Whirlpool hosts Merze Tate Explorers at Benton Harbor Tech Center

Merze Tate Explorers visit with Whirlpool Corp. representatives Tuesday during a two-day visit at Whirlpool’s Benton Harbor Technology Center. (Tony Wittkowski | HP Staff)

Merze Tate Explorers visit with Whirlpool Corp. representatives Tuesday during a two-day visit at Whirlpool’s Benton Harbor Technology Center. (Tony Wittkowski | HP Staff)

By Tony Wittkowski | Business Reporter | The Herald-Palladium

BENTON HARBOR — Sierra Ward only knew Whirlpool Corp. as the logo on her refrigerator.

That changed when Ward, along with another two dozen other girls, toured and took part in a few hands-on activities at Whirlpool’s Benton Harbor Technology Center on Tuesday.

Sierra was there with the Merze Tate Explorers, which got the opportunity to learn what makes Whirlpool appliances work and how the women of the Benton Harbor-based company use their skills to make it happen.

“I didn’t know they were associated with Maytag or Jenn-Air,” Sierra said. “I didn’t know there were so many different jobs here, and I don’t think there is anybody who has the same job. When I was told we were going to Whirlpool, I didn’t think I was going to relate to it at all. I thought they were just going to talk about refrigerators the whole day. But it’s so in-depth.”

While at Whirlpool, the girls worked in teams to create the “Ultimate Smoothie,” which they presented to a panel of Whirlpool executives. The girls come from different Kalamazoo schools, representing fourth through 12th grade classes.

Kathleen Wolf, senior manager of corporate reputation and interactive media at Whirlpool, said they came up with an idea of doing the smoothie challenge based on a few popular kid shows.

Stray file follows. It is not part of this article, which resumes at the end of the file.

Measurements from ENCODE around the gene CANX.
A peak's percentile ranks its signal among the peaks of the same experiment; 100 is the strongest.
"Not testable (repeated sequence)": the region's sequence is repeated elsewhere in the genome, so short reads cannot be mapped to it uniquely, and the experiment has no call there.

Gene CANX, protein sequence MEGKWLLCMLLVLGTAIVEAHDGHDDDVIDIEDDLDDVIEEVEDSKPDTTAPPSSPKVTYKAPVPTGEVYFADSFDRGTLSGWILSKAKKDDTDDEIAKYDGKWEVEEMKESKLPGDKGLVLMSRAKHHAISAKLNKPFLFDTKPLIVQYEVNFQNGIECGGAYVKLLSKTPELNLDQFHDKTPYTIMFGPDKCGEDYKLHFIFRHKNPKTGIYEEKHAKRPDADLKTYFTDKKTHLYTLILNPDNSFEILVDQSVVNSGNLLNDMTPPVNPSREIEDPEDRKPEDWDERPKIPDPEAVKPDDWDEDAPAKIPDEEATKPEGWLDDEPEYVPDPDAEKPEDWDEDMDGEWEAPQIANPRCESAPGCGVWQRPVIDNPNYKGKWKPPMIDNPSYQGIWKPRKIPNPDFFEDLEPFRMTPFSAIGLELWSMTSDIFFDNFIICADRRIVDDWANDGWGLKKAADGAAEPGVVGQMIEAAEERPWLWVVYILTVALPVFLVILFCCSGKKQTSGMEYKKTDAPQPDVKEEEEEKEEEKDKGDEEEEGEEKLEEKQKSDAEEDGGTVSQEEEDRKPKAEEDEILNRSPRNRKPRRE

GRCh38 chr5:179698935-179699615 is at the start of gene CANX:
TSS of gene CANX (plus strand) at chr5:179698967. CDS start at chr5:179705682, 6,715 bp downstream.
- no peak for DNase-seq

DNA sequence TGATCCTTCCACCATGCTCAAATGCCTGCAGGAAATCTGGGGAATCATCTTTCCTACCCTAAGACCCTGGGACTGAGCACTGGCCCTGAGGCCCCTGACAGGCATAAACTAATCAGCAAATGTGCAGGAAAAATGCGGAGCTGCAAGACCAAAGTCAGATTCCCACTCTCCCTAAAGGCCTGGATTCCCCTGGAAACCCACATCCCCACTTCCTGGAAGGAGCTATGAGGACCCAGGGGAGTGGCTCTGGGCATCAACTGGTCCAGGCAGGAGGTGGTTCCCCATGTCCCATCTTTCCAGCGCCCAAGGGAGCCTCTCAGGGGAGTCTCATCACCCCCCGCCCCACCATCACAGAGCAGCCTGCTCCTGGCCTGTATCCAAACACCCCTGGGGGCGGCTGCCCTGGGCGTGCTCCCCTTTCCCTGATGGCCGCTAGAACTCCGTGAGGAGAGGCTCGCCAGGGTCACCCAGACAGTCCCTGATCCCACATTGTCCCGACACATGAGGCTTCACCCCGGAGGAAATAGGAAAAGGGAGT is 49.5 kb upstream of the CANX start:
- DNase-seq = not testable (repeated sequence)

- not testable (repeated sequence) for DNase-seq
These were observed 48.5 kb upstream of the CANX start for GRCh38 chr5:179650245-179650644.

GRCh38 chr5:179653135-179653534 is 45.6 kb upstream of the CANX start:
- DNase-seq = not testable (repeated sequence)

“They were able to learn about the KitchenAid blender and create their own smoothies,” Wolf said. “They learned how to pitch this to the media, graphic design, video, social media and website design. They figure out which of those mediums they wish to pitch.”

Ward and her group created a smoothie called “Caribbean Passion.” They chose the ingredients and came up with the imagery for a proposed marketing campaign.

“It was a big hit,” Ward said. “All the workers drank ours.”

The inspiration

The girls were part of a summer program called Travel Writers Academy, which is run through the Merze Tate Explorers after the organization was founded in 2008.

The program was named in honor of Merze Tate, a 1927 graduate of Western Michigan University. Tate, who died in 1996, was the first black person to graduate from Oxford University in England, became an international author and scholar, and traveled the world while speaking several languages.

Sonya Hollins, founder of the Merze Tate Explorers, said hands-on experiences such as these allow the girls to learn what goes into creating, marketing and distributing a brand worldwide.

“They met with these women to find out how their first jobs were as baby-sitters and now they are vice presidents at Whirlpool,” Hollins said. “They get a chance to take part in those STEAM opportunities.”

Since the inception of the Merze Tate Explorers, Hollins said the girls have met women in their own communities who work at such places as Stryker Instruments and Kellogg’s, and have traveled as far as Indianapolis to shoot footage for a documentary they produced in 2010.

“We have girls who have gone on to France, we’ve had girls who have gone to China through the inspiration of our program,” Hollins said. “Our goal is to get them the opportunities to go further and further out.”

Contact Tony Wittkowski at twittkowski@TheHP.com or (269) 932-0358. Follow him on Twitter: @tonywittkowski.

(Author’s Note: This article was originally published on July 15, 2016)

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